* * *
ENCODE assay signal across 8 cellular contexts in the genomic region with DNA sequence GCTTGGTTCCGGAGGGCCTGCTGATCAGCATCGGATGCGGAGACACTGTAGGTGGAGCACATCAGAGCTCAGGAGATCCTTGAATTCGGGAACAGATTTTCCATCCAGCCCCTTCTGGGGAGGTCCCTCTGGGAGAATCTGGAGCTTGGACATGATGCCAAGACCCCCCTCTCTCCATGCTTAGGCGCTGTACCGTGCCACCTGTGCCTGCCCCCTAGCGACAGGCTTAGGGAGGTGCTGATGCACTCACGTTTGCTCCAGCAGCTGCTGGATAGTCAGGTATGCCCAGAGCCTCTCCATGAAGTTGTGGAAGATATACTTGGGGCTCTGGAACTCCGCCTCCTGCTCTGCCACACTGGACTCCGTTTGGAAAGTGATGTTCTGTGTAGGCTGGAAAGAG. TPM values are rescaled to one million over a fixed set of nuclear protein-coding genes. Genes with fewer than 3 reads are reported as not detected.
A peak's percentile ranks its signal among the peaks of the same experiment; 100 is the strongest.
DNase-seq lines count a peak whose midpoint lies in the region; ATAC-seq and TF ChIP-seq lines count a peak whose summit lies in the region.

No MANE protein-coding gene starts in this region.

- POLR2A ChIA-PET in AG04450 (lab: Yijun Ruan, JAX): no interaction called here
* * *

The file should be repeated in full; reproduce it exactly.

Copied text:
ENCODE assay signal across 8 cellular contexts in the genomic region with DNA sequence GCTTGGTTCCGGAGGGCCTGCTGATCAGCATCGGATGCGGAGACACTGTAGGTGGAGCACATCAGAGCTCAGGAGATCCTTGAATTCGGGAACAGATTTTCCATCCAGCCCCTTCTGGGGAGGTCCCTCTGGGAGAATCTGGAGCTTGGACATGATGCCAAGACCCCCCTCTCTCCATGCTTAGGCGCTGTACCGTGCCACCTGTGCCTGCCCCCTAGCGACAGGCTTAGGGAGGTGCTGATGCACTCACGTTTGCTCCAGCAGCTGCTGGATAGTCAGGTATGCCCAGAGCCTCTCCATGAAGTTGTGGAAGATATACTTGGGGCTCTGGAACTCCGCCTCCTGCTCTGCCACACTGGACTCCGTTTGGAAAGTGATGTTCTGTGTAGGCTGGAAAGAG. TPM values are rescaled to one million over a fixed set of nuclear protein-coding genes. Genes with fewer than 3 reads are reported as not detected.
A peak's percentile ranks its signal among the peaks of the same experiment; 100 is the strongest.
DNase-seq lines count a peak whose midpoint lies in the region; ATAC-seq and TF ChIP-seq lines count a peak whose summit lies in the region.

No MANE protein-coding gene starts in this region.

- POLR2A ChIA-PET in AG04450 (lab: Yijun Ruan, JAX): no interaction called here